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How Sir Tristram and his fellowship jousted, and of the
noble feats that they did in that tourneying.

NOW upon what party, said Tristram, is it best we be
withal as to-morn?  Sir, said Palomides, ye shall have
mine advice to be against King Arthur as to-morn, for on
his party will be Sir Launcelot and many good knights of
his blood with him.  And the more men of worship that
they be, the more worship we shall win.  That is full
knightly spoken, said Sir Tristram; and right so as ye
counsel me, so will we do.  In the name of God, said they
all.  So that night they were lodged with the best.  And
on the morn when it was day they were arrayed all in
green trappings, shields and spears, and La Beale Isoud in
the same colour, and her three damosels.  And right so
these four knights came into the field endlong and through.
And so they led La Beale Isoud thither as she should stand
and behold all the jousts in a bay window; but always she
was wimpled that no man might see her visage.  And then
these three knights rode straight unto the party of the
King of Scots.

When King Arthur had seen them do all this he asked
Sir Launcelot what were these knights and that queen.
Sir, said Launcelot, I cannot say you in certain, but if Sir
Tristram be in this country, or Sir Palomides, wit ye well
it be they m certain, and La Beale Isoud.  Then Arthur
called to him Sir Kay and said:  Go lightly and wit how
many knights there be here lacking of the Table Round,
for by the sieges thou mayst know.  So went Sir Kay
and saw by the writings in the sieges that there lacked ten
knights.  And these be their names that be not here.  Sir
Tristram, Sir Palomides, Sir Percivale, Sir Gaheris, Sir
Epinogris, Sir Mordred, Sir Dinadan, Sir La Cote Male
Taile, and Sir Pelleas the noble knight.  Well, said Arthur,
some of these I dare undertake are here this day against us.

Then came therein two brethren, cousins unto Sir
Gawaine, the one hight Sir Edward, that other hight Sir
Sadok, the which were two good knights; and they asked
of King Arthur that they might have the first jousts, for
they were of Orkney.  I am pleased, said King Arthur.
Then Sir Edward encountered with the King of Scots, in
whose party was Sir Tristram and Sir Palomides; and Sir
Edward smote the King of Scots quite from his horse, and
Sir Sadok smote down the King of North Wales, and gave
him a wonder great fall, that there was a great cry on King
Arthur's party, and that made Sir Palomides passing wroth.
And so Sir Palomides dressed his shield and his spear, and
with all his might he met with Sir Edward of Orkney,
that he smote him so hard that his horse might not stand
on his feet, and so they hurtled to the earth; and then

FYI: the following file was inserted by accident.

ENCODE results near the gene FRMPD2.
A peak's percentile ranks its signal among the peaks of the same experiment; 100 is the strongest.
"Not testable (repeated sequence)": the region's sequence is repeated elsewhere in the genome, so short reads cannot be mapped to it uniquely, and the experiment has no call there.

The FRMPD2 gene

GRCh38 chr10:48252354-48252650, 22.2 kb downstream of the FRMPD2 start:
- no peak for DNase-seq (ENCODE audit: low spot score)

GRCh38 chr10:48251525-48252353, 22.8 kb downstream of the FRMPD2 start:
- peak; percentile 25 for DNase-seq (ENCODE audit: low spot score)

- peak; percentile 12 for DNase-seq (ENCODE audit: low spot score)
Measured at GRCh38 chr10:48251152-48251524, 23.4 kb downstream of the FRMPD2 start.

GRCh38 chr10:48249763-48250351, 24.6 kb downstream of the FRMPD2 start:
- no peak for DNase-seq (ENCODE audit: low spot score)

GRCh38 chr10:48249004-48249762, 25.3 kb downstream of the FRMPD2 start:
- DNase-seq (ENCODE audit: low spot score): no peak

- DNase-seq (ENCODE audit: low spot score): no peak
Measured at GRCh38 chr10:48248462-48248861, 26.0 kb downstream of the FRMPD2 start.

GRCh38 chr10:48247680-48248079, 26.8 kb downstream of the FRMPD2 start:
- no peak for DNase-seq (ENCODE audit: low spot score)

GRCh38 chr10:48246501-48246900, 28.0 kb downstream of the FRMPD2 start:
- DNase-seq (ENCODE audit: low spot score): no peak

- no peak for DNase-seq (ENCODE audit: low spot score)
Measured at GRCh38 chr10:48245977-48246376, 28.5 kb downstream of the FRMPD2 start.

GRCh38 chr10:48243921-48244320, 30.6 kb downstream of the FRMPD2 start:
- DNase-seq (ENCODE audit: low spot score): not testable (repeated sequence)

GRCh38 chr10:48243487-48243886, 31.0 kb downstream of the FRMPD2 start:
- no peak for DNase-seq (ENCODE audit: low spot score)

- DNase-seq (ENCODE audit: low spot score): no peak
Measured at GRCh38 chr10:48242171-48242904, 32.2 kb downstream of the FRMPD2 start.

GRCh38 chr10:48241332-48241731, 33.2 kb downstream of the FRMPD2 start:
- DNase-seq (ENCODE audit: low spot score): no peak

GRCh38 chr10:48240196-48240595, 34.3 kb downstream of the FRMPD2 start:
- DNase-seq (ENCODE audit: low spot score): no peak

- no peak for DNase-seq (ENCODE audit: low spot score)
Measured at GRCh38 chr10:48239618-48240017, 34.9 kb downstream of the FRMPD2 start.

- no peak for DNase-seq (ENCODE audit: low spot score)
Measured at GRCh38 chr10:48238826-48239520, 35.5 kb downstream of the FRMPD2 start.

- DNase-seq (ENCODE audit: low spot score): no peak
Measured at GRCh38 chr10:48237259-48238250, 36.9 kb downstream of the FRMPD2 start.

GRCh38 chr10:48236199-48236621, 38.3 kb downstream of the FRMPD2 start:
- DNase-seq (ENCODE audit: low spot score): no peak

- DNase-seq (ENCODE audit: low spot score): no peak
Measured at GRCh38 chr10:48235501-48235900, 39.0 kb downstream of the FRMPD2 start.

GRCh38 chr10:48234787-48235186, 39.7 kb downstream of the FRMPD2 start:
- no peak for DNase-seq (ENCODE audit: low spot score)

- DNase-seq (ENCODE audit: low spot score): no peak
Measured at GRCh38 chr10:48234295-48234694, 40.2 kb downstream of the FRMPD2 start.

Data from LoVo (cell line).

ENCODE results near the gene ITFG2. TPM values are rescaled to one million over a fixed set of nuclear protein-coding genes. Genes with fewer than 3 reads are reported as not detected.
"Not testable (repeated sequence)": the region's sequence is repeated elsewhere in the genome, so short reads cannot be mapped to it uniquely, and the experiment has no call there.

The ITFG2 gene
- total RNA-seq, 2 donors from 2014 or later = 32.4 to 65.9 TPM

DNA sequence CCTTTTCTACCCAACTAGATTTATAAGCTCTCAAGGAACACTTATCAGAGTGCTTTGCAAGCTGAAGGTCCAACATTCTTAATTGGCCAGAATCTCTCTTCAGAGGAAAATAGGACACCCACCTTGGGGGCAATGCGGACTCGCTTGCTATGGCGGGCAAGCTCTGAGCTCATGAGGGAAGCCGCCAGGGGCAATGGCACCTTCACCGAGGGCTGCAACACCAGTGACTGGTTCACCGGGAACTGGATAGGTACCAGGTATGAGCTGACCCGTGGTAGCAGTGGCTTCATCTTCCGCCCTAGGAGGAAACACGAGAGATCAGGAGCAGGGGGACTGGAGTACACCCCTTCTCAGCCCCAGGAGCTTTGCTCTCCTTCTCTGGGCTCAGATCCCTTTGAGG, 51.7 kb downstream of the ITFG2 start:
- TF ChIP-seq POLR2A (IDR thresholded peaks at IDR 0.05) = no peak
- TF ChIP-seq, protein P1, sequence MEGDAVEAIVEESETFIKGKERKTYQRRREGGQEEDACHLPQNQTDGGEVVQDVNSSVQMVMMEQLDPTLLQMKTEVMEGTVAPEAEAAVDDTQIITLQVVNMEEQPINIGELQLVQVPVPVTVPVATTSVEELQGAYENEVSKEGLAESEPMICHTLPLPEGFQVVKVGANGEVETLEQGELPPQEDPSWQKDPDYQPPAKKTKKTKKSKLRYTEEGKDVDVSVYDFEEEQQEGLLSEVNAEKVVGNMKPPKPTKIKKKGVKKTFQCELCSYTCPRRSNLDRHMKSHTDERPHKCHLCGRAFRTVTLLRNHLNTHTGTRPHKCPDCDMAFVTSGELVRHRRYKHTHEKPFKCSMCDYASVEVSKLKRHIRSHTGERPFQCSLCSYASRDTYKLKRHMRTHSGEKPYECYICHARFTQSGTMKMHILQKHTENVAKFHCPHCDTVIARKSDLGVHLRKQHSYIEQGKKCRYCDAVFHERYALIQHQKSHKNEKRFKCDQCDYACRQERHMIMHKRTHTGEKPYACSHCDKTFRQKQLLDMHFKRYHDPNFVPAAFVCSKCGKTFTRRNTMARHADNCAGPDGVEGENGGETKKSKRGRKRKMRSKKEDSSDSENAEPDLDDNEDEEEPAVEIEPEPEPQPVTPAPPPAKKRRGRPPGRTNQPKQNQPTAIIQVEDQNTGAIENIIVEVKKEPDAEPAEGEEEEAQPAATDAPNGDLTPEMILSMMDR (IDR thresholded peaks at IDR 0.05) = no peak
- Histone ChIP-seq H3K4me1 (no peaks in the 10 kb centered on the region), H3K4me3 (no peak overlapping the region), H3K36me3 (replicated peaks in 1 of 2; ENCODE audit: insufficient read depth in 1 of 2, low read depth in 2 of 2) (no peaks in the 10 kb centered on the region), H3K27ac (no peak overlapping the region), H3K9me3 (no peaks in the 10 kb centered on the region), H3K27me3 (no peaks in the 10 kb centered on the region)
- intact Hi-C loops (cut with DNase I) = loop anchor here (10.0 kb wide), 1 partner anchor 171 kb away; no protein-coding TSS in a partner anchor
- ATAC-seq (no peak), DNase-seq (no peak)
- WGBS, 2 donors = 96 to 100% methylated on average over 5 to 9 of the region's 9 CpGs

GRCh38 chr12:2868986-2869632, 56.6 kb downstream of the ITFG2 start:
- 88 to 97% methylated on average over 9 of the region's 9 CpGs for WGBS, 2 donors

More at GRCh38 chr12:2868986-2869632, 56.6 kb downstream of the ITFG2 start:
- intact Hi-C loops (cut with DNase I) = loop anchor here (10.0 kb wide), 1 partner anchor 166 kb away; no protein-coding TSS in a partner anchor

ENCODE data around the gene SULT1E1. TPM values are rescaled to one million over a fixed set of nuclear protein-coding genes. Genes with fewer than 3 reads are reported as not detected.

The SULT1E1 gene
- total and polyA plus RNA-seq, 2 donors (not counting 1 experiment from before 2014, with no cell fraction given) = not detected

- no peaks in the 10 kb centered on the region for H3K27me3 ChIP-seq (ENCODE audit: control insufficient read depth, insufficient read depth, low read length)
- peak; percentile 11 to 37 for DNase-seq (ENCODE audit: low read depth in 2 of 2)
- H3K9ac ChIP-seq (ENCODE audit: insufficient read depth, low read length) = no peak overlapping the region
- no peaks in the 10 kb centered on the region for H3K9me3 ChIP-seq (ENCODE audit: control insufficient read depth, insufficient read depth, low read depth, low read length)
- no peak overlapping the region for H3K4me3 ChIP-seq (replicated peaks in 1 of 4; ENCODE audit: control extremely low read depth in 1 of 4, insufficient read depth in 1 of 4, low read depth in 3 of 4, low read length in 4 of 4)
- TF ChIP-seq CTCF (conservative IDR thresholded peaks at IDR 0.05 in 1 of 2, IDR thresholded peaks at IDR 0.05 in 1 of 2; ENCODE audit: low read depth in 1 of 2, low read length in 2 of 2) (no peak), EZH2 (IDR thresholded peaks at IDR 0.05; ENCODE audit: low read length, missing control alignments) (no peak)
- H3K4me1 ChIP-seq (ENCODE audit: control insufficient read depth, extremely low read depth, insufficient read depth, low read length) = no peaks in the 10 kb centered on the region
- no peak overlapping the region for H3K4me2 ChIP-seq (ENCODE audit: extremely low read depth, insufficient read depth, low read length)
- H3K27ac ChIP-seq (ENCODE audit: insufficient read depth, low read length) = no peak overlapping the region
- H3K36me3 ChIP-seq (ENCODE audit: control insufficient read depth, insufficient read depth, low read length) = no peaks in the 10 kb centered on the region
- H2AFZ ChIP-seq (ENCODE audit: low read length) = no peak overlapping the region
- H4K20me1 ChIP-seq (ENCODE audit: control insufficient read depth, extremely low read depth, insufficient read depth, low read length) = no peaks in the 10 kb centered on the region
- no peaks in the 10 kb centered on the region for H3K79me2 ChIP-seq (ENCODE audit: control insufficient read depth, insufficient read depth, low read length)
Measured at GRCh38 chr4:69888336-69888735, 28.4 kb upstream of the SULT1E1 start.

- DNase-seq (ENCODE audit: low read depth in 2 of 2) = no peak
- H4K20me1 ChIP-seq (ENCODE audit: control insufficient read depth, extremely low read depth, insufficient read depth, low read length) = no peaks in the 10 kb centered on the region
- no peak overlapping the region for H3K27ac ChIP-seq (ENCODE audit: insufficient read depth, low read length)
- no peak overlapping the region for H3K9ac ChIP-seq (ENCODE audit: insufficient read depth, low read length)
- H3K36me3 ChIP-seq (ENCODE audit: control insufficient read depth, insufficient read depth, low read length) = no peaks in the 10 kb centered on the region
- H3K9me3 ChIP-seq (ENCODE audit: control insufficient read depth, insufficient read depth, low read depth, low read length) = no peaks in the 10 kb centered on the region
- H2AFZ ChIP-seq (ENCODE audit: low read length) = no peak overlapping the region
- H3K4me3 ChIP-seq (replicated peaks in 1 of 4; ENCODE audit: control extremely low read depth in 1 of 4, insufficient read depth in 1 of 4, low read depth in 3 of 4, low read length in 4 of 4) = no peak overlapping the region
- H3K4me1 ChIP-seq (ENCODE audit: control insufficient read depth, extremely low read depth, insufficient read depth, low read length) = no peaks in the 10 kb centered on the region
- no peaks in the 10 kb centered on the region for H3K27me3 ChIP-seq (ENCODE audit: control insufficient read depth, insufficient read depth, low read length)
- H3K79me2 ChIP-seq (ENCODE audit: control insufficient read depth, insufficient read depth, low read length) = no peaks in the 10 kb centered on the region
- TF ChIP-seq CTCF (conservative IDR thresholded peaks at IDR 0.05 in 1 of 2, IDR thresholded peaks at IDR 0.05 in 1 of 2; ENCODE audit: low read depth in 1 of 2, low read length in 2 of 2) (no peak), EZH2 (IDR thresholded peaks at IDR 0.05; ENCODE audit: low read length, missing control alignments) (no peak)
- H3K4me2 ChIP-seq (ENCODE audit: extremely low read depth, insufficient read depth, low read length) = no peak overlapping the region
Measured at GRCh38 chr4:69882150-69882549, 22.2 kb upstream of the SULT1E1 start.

with the same spear Sir Palomides smote down Sir Sadok
over his horse's croup.  O Jesu, said Arthur, what knight
is that arrayed all in green? he jousteth mightily.  Wit
you well, said Sir Gawaine, he is a good knight, and yet
shall ye see him joust better or he depart.  And yet shall
ye see, said Sir Gawaine, another bigger knight, in the
same colour, than he is; for that same knight, said Sir
Gawaine, that smote down right now my four cousins, he
smote me down within these two days, and seven fellows

This meanwhile as they stood thus talking there came
into the place Sir Tristram upon a black horse, and or
ever he stint he smote down with one spear four good
knights of Orkney that were of the kin of Sir Gawaine;
and Sir Gareth and Sir Dinadan everych of them smote
down a good knight.  Jesu, said Arthur, yonder knight
upon the black horse doth mightily and marvellously well.
Abide you, said Sir Gawaine; that knight with the black
horse began not yet.  Then Sir Tristram made to horse
again the two kings that Edward and Sadok had unhorsed
at the beginning.  And then Sir Tristram drew his sword
and rode into the thickest of the press against them of
Orkney; and there he smote down knights, and rashed off
helms, and pulled away their shields, and hurtled down
many knights: he fared so that Sir Arthur and all knights
had great marvel when they saw one knight do so great
deeds of arms.  And Sir Palomides failed not upon the
other side, but did so marvellously well that all men had
wonder.  For there King Arthur likened Sir Tristram that
was on the black horse like to a wood lion, and likened
Sir Palomides upon the white horse unto a wood leopard,
and Sir Gareth and Sir Dinadan unto eager wolves.  But
the custom was such among them that none of the kings
would help other, but all the fellowship of every standard
to help other as they might; but ever Sir Tristram did so
much deeds of arms that they of Orkney waxed weary of
him, and so withdrew them unto Lonazep